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Induction Review update

Discussion in 'New teachers' started by historygrump, Jun 22, 2011.

  1. historygrump

    historygrump Established commenter Forum guide

    <table cellpadding="0" cellspacing="0" style="font-size:12pt;font-family:Arial;" id="Table1"><tr><td colspan="2">
    </td></tr><tr><td colspan="2">This is the latest update from the Dept of Education on the proposed review of the induction period.
    Thank you for your email of the 27 May 2011 about why the induction period should be brought into line with the rest of the United Kingdom.

    We have now concluded the informal information gathering stage of our work on reviewing the induction regulations. Your comments from earlier correspondence, together with those of the many others who have written to the Department about induction, have been taken into account. A formal consultation on proposed changes to the induction arrangements is due to take place in the autumn. All those interested will be able to register their views. We will publicise the relevant information on the Department's website shortly.
    </td></tr></table>
     
  2. littlemissraw

    littlemissraw Occasional commenter

    Its a start [​IMG] fingers crossed
     
  3. Thank you for the information, we (myself, other university tutors and school partners) have been working in the background to point out the flaws and inconsistencies in the induction process in the various countries. This includes the 16 month rule.
    Once the consultation is out I will be submitting comments from my perspective as the induction 'agony uncle' for the TES as well as from the perspective of my role in initial teacher training.
    James
     
  4. historygrump

    historygrump Established commenter Forum guide

    Thank you James. I am an active campaigner on a number of issues from the induction to the use of support to teach. However on the induction issue, I was amazed when the Dept of Education claimed that they did not know that Wales and Scotland had the induction period extended to 5 years in 2005. I think this review should focus on a number of options and you may disagree with me on this.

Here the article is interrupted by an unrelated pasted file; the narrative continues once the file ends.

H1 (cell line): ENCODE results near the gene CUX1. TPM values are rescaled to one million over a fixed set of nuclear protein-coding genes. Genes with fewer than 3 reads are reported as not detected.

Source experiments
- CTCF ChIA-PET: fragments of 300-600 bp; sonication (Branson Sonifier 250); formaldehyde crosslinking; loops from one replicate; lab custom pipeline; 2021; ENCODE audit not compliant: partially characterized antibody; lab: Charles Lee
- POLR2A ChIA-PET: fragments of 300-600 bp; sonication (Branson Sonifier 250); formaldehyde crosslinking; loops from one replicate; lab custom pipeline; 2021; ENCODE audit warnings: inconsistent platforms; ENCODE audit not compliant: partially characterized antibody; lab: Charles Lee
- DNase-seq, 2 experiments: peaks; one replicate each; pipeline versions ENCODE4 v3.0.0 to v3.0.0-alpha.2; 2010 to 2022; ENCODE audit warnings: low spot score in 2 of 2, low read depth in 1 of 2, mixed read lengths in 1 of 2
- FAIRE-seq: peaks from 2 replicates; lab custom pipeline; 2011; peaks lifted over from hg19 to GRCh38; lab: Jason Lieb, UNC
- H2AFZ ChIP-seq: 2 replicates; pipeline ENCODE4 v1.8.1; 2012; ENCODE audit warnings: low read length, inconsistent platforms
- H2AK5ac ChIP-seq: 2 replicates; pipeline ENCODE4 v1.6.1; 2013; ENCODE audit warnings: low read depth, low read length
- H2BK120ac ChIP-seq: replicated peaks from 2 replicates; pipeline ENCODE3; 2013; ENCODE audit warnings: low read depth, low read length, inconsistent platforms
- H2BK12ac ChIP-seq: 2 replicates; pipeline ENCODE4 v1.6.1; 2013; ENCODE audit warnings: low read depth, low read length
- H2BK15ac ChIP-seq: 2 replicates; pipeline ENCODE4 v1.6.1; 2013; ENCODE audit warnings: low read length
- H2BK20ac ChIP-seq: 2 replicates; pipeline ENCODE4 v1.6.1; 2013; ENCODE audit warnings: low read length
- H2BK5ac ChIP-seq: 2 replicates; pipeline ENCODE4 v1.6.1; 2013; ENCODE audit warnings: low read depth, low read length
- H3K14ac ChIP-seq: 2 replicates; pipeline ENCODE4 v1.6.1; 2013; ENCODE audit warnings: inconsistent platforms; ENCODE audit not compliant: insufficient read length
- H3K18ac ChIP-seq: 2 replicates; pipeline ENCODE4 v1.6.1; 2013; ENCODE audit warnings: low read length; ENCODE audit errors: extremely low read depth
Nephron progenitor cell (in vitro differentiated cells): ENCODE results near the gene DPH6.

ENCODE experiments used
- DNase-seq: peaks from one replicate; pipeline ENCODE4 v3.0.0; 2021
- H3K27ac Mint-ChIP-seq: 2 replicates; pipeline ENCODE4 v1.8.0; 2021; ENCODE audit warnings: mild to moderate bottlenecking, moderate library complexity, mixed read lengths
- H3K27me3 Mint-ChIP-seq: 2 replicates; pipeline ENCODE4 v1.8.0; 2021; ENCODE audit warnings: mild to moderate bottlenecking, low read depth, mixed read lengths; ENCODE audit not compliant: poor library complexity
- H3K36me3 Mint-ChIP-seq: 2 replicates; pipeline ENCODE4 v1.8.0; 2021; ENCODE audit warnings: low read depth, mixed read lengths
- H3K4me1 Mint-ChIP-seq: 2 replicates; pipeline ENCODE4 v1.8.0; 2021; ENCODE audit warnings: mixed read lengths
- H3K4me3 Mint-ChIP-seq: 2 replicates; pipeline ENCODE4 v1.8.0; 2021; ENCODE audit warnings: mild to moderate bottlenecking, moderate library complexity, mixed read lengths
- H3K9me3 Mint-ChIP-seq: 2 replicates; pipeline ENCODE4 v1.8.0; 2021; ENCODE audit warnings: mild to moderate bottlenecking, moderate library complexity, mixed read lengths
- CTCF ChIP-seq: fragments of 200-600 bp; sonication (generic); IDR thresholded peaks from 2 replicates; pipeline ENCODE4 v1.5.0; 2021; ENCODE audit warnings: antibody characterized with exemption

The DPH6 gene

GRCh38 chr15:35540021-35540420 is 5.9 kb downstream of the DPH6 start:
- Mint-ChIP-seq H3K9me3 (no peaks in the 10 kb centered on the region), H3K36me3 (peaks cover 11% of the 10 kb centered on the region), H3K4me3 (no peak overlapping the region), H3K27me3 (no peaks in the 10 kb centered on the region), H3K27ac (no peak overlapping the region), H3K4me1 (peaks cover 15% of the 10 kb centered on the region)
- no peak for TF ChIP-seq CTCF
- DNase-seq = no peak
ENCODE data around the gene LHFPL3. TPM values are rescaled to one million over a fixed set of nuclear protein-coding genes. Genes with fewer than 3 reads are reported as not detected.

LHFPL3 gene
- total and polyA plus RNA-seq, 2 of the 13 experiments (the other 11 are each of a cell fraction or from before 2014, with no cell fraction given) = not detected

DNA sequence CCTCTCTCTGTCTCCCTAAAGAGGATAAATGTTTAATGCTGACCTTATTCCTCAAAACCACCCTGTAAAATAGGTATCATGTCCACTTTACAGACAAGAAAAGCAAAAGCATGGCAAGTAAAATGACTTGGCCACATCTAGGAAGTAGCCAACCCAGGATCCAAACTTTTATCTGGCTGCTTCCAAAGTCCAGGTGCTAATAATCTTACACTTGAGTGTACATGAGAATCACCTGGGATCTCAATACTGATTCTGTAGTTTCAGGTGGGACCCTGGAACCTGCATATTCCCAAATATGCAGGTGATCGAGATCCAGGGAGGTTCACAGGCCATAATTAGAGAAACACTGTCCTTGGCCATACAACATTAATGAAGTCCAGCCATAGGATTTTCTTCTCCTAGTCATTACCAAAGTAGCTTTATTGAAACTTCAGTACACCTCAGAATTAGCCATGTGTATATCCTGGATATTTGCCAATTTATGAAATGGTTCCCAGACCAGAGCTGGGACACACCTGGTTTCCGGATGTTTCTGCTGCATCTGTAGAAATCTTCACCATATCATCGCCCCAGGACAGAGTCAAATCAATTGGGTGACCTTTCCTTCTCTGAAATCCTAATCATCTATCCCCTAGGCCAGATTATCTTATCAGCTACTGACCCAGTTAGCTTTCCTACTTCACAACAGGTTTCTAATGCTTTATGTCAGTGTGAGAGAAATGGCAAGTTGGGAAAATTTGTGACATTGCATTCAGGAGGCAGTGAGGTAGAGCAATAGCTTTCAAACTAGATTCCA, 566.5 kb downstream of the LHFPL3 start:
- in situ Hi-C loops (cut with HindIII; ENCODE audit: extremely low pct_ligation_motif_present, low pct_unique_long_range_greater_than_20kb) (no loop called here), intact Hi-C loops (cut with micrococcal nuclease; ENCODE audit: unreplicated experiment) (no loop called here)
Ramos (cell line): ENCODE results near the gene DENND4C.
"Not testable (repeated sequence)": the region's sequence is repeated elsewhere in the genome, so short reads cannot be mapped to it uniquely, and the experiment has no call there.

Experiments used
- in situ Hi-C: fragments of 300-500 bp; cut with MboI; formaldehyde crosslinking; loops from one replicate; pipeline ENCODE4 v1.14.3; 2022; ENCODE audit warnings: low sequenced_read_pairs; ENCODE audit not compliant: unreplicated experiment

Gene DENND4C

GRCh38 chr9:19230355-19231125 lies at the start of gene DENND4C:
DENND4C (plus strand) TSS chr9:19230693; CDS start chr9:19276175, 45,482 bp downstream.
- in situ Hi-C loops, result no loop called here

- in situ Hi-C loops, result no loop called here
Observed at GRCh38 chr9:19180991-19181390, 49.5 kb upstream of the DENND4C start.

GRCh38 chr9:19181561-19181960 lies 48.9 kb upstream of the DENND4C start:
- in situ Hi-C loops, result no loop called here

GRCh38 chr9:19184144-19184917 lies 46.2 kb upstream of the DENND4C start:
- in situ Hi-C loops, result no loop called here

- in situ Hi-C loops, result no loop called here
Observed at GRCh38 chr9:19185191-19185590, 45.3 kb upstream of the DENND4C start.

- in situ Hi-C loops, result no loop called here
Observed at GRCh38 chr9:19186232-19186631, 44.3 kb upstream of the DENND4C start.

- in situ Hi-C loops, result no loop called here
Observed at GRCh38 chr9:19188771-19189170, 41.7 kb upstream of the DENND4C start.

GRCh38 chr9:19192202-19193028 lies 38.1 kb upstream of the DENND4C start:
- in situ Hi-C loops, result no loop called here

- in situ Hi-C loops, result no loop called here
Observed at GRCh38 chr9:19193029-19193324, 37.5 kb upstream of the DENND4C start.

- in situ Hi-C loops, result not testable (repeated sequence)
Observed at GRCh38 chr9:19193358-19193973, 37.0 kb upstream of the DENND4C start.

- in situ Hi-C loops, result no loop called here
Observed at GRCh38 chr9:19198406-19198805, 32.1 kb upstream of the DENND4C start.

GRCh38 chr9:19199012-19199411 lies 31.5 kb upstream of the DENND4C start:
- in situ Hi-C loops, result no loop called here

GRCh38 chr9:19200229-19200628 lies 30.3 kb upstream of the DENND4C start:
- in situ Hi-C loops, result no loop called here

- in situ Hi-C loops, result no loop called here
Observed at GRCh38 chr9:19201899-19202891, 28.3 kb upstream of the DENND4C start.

1. Return to the system that operated prior to 1999, due to the large numbers of unemployed and NQT's seeking work, and working on supply. It is crucial that we do not lose this skilled workforce and at least on supply they are still building on their training with practical experience. Crucially the system worked, in that you only did an induction once you gained a full-time post, considering the number of teachers chasing each post with on average 100 for every secondary and 200 for each primary post, this must be considered, when you also consider that according to the ONS there are around 49,000 unemployed teachers, with another 51,000 working supply, including around 4,000 NQT's.
    2. Bring England in line with Wales and Scotland, and adopt the 5 year period they can work, before they require to have completed an induction. This would finally bring equality to the whole system. However this poses the question what about the thousands of teachers that have qualified since 2005 and 2011, and have been forced out of education due to working supply or 1 term and as a result have been unable to do an induction due to the lack of jobs. As in point 1 this group position must be addressed, due to grant one off exemption for these NQT's due to the inequality of the induction period or do you just write them off?
    I believe that once a person qualifies they are a trained teacher, due to the nature of the training and strict observations/passes needed to qualify. So to write off thousands of NQT's because they qualified at the wrong time, with the rise of the unqualified support staff teaching and the lack of jobs, would be morally wrong.
     
  5. welshwizard

    welshwizard Established commenter Forum guide

    If you are used to Gove speak then it translates as
    We will talk with supporters of our educational plans. Anybody else can submit gripes on our website where they can be easily deleted.
    There may be some modifications particularly to the 16 month limit but the induction process will continue more or less as it stands- there will still be the stautory requirement to complete an induction. In addition it could be found that the legislation would only apply to NQTs from a future date. There are many examples of previous regulations continuing to apply as they were the requirements at the time of training.
     

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